COA doesn't ensure authenticity

I received an interesting e-mail from a concerned reader regarding fake signatures of former Heisman Trophy winner and likely No. 1 pick in Thursday’s NFL Draft, Sam Bradford.

While attending a recent public signing of all four Oklahoma Sooners living Heisman winners (Bradford, Billy Sims, Jason White and Steve Owens), veteran collector Richard Baker noticed a couple of interesting trends regarding Bradford autographs.

If you are looking to buy a Bradford item on the secondary market, there are two things to look for that will leave no doubt about the authenticity of the item. The first is to look for a Bradford company hologram (SB14) sticker that should come with any genuine autograph.

The second nuance to look for is that Bradford (not sure if intentionally or not) places the apostrophe on his Heisman year inscriptions after the (08′) instead of the grammatically correct (’08). Baker had more than two dozen items autographed at the signing and each and all were consistent with this unique signing quirk. However unusual the “08′” inscription may be, it is a tell-tale way to identify a forgery in the early going, at least until word spreads among the forgers and they adjust.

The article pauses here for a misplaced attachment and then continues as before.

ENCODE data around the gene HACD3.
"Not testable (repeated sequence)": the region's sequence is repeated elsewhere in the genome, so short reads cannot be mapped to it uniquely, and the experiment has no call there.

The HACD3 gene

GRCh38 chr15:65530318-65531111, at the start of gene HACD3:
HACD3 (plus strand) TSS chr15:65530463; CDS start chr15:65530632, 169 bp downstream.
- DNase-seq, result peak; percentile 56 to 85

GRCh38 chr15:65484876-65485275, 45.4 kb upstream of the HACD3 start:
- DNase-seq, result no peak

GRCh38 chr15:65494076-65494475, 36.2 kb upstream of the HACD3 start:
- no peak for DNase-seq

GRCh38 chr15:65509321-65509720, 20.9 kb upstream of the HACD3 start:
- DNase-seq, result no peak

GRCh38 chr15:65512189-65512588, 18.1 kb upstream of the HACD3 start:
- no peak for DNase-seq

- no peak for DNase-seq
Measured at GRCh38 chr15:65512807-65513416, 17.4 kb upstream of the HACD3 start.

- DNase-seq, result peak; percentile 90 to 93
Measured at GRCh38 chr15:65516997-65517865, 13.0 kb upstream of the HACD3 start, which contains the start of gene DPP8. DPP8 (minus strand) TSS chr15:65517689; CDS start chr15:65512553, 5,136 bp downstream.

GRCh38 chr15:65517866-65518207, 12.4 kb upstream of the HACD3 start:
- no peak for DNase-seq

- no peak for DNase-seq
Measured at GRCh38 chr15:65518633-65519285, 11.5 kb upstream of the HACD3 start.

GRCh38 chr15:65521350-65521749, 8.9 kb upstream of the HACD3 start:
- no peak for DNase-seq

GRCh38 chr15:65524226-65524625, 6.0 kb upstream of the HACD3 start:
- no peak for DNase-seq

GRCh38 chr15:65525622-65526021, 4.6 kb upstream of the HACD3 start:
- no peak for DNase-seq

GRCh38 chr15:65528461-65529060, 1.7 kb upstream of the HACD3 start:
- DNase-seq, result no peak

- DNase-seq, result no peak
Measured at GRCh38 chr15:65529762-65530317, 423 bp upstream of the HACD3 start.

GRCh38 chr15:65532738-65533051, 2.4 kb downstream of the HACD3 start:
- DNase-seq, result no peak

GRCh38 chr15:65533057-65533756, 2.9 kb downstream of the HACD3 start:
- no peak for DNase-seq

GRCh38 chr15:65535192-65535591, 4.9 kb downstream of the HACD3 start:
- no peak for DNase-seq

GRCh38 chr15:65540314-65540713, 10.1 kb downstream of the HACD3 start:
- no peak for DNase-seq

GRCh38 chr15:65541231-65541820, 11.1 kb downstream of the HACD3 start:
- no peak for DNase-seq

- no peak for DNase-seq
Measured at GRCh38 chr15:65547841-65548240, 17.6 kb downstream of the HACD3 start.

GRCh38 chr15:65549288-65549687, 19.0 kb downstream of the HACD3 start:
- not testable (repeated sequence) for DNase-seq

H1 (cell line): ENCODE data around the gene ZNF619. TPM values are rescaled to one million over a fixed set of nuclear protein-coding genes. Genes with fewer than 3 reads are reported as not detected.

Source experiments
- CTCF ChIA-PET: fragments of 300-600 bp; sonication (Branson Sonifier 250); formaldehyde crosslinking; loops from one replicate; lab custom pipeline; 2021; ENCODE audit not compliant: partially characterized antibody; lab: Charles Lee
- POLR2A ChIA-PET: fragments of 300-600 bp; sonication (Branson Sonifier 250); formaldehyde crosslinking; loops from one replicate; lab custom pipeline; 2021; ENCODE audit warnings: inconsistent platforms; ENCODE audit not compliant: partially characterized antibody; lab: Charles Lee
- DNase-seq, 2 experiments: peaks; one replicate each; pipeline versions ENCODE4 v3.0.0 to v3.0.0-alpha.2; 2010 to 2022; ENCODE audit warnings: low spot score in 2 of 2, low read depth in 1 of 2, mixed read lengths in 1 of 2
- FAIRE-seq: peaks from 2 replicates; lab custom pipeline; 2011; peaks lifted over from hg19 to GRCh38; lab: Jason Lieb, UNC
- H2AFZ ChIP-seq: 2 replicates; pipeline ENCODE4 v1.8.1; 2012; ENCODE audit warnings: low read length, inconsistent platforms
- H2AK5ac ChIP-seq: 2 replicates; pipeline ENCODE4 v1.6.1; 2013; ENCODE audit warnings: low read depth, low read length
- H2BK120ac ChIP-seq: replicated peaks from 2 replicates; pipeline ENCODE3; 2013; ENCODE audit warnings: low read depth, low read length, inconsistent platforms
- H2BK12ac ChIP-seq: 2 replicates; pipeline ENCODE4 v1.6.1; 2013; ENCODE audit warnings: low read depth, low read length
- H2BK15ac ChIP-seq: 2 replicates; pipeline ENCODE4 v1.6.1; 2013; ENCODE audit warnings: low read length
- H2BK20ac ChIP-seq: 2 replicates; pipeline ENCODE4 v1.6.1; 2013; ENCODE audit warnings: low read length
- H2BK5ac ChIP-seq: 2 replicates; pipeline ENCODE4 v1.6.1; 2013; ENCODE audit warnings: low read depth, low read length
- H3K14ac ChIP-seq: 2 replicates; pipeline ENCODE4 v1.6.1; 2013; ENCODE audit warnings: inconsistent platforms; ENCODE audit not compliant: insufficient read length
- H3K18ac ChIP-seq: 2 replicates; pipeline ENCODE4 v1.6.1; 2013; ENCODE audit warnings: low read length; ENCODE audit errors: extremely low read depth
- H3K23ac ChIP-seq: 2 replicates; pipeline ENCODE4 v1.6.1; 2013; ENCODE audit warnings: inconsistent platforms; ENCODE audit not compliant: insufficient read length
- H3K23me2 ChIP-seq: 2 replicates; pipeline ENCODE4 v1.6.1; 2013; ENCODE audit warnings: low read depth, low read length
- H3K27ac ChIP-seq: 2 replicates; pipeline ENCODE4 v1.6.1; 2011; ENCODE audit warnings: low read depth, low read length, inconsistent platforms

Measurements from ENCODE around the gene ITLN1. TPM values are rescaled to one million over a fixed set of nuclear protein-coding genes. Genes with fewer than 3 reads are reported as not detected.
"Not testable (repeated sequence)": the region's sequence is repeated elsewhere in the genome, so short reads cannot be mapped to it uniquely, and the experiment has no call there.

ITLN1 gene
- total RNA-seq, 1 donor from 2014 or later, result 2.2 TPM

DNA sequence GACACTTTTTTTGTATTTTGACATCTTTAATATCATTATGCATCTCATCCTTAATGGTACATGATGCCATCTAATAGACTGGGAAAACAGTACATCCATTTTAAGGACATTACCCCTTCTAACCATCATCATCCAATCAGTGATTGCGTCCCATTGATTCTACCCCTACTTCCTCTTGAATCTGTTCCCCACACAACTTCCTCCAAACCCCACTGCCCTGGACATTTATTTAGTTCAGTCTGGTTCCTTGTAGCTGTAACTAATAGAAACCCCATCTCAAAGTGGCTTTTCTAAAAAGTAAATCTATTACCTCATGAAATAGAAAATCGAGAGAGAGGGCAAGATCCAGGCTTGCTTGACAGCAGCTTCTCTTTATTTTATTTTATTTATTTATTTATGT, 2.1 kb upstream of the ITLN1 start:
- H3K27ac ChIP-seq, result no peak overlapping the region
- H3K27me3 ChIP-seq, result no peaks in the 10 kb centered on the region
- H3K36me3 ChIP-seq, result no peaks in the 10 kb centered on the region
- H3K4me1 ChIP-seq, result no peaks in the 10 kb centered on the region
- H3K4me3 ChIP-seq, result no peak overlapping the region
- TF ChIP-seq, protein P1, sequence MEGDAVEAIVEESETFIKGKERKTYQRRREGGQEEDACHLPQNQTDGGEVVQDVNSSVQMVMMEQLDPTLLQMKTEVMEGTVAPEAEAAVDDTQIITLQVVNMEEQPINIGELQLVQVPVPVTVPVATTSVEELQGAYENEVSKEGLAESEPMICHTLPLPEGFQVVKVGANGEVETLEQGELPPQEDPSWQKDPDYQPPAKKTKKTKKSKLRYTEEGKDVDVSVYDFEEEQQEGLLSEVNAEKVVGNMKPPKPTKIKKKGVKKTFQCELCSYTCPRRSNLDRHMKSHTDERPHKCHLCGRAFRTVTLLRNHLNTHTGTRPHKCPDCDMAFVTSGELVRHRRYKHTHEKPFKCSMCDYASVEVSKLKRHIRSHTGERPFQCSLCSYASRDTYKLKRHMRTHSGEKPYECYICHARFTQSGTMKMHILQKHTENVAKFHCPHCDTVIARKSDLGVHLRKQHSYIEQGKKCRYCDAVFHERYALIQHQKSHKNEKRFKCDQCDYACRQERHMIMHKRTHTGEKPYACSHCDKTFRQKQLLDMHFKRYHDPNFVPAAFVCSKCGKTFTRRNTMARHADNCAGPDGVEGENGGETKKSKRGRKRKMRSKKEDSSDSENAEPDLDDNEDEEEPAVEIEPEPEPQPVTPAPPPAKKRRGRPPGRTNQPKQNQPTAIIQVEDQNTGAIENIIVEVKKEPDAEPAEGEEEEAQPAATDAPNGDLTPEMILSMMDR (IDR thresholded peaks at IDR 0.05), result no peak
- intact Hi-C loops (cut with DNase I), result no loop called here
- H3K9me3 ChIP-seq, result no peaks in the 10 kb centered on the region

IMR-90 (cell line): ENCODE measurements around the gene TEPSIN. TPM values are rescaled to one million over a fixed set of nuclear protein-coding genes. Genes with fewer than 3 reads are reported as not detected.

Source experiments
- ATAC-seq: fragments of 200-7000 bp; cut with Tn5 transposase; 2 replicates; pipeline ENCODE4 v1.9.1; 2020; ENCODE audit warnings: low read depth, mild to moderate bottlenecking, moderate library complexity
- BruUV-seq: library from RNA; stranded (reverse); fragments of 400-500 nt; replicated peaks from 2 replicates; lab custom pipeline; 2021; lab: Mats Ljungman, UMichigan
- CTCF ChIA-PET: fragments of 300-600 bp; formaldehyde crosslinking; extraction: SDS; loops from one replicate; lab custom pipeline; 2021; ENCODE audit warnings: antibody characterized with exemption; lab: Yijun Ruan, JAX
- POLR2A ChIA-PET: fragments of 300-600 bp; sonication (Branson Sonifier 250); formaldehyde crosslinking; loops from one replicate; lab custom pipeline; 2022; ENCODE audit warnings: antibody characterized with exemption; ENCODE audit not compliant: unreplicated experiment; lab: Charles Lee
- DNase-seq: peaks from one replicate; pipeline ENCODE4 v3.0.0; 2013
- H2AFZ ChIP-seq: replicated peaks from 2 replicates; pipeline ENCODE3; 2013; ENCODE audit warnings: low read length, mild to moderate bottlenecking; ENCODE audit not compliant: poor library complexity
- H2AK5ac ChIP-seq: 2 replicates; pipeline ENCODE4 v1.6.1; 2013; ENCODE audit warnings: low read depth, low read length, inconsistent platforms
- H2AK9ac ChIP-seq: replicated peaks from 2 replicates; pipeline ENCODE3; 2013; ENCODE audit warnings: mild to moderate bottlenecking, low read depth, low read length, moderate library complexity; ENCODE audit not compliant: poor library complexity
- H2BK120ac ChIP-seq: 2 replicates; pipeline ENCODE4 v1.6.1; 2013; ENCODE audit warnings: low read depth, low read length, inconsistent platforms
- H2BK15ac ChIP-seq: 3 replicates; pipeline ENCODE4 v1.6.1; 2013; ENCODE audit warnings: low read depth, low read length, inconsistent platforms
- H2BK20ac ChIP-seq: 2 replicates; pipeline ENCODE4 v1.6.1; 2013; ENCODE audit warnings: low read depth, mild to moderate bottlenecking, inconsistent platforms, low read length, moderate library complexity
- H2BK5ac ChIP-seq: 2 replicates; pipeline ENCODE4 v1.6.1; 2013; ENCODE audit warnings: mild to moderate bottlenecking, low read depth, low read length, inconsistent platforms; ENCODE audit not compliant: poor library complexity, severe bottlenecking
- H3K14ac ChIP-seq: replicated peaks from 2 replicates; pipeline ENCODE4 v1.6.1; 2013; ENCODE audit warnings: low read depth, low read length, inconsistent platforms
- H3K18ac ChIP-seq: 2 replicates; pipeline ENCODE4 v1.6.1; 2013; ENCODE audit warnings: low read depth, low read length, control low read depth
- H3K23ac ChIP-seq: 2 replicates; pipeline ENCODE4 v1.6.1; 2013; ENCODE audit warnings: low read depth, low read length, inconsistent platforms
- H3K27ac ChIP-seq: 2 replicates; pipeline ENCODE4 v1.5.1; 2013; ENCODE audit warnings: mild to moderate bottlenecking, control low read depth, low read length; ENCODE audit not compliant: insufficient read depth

With some of Bradford’s autographed cards are selling for top dollar (in the $200 range) already and those numbers likely to continue to rise if Bradford is taken No. 1, the fakes will become more and more prevalent so buyer beware.

Bradford fakes sold on the secondary market (eBay and others) have several flaws and should be easily noticed by veteran collectors. Check out the major differences in the authentic Bradford signatures (below) vs. the fakes selling on eBay. In addition to the difference in the apostrophe, also check out the not-so-subtle differences in the actual autographs between the authentic Heisman Trophy helmet vs. the pair of Oklahoma Sooners helmets selling on eBay.

I guess that’s because Bradford is still relatively new to the autograph market, the forgers didn’t take the time to study the particulars of his signature. Hopefully over time, collectors will become away of what a genuine Bradford signature looks like and they will steer clear of the numerous fakes floating around in Cyberspace.

You’ll also notice that the two fakes come with COAs from what many believe is a reputable company in GAI (Global Authentication). Obviously when you see a company’s COA sitting next to a fake like that the authentic part is questioned and in this case it should be. While I don’t buy or sell a ton of items online, I would never buy anything that didn’t come with a COA from PSA.  

(Online version=Oklahoma Sooners helmet)
Notcie the ’08 Heisman vs. the 08′ Heisman inscription on the authentic Bradford signature on the Hesiman helmet below)


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